Earlier this month, we launched our new campaign Road to 2015: Open Data for Sustainable Development at the United Nations Headquarters.
As with all the work we do, transparency and accountability are at the heart of this new campaign. They also feature heavily in the principles of the Global Partnership for Effective Development Co-operation.
But while we’ve spoken a fair bit about our expectations for the Global Partnership, this was the first campaign we have launched at the UN. We did so because it was there that, earlier this year, a panel of world leaders proposed a highly anticipated framework for stamping out extreme poverty by 2030 – the Sustainable Development Goals (SDGs).
The recommendations are a dramatic shift from the Millennium Development Goals(MDGs), which expire at the end of 2015. They call for a ‘data and information revolution’ and put transparency and accountability at the heart of this new framework.
A lot has changed since the MDGs were agreed. We have faced a global financial crisis and increasing political instability. This has made transparency, public accountability and citizen engagement in the post-2015 agenda even more critical. Poor economic growth is a reason to prioritise transparent and accountable financing for sustainable development.
The world of development finance is also changing. Top-down development, with donors telling recipients what to do, is twentieth-century thinking. We are at a critical point in the push for open data.
Partner countries are better equipped now, more than ever, to take full ownership of their development agenda. They have asked for more information about development co-operation spending so they can better manage their own resources, and ensure the delivery of results.
Our Road to 2015 campaign will ensure that the focus on transparency remains throughout the new agenda-setting process. We believe this process should start with better information about aid for two reasons.
Firstly, the new goals will be global targets. Responsibility for delivery lies with every nation (as well as with the collective global community), not just with governments of developing countries. It is essential that aid providers — both bilateral and multilateral — practice what they preach in terms of good governance, transparency, accountability and citizen participation.
Secondly, there is already a precedent for transparent publication of aid data, in the form of the International Aid Transparency Initiative (IATI). This is the only existing system for making current information about aid easily accessible to everyone, in a comparable format that is free to access, use and re-use.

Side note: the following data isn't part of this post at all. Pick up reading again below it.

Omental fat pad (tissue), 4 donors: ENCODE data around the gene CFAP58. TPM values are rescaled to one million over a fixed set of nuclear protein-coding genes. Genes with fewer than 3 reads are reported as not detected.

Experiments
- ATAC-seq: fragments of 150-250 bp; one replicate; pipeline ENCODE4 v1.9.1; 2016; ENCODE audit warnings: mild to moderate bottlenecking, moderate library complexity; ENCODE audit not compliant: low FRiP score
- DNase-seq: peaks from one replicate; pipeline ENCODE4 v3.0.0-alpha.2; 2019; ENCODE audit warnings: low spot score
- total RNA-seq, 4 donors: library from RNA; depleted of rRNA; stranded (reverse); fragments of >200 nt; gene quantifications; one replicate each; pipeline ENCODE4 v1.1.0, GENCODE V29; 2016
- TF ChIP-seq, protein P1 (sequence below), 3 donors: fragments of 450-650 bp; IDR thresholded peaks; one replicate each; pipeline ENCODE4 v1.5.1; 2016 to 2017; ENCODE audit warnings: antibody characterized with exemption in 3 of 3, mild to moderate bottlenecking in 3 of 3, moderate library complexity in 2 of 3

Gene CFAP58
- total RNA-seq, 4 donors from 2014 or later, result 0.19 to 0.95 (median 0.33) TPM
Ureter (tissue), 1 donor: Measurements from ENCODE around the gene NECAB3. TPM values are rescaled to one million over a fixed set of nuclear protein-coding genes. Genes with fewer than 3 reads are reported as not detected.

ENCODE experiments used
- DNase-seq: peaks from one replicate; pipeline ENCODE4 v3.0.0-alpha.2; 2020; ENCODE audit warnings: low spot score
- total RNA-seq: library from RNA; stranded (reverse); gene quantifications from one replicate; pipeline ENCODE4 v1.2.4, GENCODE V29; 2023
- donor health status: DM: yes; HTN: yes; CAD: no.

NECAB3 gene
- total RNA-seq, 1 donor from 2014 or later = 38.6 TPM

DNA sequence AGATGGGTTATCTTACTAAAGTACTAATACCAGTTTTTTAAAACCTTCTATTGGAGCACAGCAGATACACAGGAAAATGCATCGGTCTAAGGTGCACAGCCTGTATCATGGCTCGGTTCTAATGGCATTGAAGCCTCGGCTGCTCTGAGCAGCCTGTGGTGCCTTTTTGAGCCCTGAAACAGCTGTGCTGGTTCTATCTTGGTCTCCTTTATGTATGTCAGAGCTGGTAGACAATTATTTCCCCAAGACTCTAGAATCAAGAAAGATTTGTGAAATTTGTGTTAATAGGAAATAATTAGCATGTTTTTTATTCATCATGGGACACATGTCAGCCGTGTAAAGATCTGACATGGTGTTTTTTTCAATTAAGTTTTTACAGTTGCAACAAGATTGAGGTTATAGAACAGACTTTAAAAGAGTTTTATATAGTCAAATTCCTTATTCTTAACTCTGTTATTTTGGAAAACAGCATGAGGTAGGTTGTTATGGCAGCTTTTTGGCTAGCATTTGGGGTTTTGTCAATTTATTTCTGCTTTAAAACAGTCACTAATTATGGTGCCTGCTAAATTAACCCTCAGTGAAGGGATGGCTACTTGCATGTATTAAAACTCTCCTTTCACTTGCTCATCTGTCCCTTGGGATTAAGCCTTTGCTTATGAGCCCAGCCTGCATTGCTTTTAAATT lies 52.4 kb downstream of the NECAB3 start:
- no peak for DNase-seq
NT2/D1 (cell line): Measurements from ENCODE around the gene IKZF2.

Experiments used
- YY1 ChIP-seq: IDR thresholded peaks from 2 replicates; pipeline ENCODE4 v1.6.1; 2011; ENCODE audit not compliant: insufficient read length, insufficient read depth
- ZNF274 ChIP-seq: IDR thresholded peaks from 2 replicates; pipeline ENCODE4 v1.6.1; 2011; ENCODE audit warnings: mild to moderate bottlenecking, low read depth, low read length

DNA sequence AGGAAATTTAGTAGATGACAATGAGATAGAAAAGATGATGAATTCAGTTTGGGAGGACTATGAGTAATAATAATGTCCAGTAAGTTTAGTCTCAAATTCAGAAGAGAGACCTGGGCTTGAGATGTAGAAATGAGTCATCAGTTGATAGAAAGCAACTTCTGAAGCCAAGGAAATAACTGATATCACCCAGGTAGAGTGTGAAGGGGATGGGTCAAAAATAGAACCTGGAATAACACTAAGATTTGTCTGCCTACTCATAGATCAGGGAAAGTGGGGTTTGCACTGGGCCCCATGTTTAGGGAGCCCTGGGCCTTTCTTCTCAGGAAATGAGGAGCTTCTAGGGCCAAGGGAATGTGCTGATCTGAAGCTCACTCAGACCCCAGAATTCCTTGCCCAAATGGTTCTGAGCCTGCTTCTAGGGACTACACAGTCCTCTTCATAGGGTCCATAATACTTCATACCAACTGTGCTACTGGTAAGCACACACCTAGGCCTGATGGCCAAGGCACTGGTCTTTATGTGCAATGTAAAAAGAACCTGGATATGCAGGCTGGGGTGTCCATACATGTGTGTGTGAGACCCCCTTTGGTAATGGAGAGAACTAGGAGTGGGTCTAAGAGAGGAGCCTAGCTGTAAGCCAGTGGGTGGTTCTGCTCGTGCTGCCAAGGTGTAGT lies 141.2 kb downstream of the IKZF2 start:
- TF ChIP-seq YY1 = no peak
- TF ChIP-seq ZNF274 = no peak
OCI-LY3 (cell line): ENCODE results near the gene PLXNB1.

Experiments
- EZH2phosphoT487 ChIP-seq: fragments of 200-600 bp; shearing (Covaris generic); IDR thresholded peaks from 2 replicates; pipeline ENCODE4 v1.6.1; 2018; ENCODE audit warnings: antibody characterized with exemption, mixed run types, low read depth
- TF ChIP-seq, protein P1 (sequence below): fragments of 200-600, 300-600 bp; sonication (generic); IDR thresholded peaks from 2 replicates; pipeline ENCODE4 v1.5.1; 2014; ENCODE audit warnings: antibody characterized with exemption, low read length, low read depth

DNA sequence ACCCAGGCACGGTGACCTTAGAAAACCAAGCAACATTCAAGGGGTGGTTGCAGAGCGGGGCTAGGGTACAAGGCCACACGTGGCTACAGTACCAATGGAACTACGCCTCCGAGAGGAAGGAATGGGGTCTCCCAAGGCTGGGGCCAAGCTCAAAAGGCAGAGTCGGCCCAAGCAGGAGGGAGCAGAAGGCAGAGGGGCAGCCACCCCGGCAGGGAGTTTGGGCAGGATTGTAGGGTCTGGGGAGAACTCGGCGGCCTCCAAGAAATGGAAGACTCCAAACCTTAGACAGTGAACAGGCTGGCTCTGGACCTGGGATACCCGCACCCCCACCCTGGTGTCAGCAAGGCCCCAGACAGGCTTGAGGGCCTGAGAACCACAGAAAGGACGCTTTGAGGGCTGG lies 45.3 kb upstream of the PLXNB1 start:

At the Busan High-Level Forum on Aid Effectiveness in 2011 the international development community, including the world’s largest donors, promised to fully implement by December 2015 a common standard for publishing aid information, which includes IATI and OECD-DAC reporting systems. While some are now publishing this data, efforts remain uneven.
IATI is the only standard that satisfies our four pillars of transparent aid, ensuring data is published in a manner that is timely, comprehensive, accessible and comparable. These aspects are all crucial, as only then can donor aid spending be mapped and properly aligned with the partner country’s domestic budget.
Access to information can potentially transform the relationship not only between citizens and governments, but also between donors and recipients. Open data has the power to reduce corruption, improve decision-making and the allocation of resources, empower citizens and support good governance – all prerequisites for encouraging local ownership and responsibility and, ultimately, sustainable development.
Making aid more effective is a crucial part of the UN’s goal to end extreme poverty by 2030, as is good governance and the data and information revolution. As debates on the next set of SDGs and the role of the Global Partnership come to a head, transparency must be an essential part of all goals, giving citizens more information and more say in their own lives.
The Road to 2015 must be paved with open data, not just good intentions.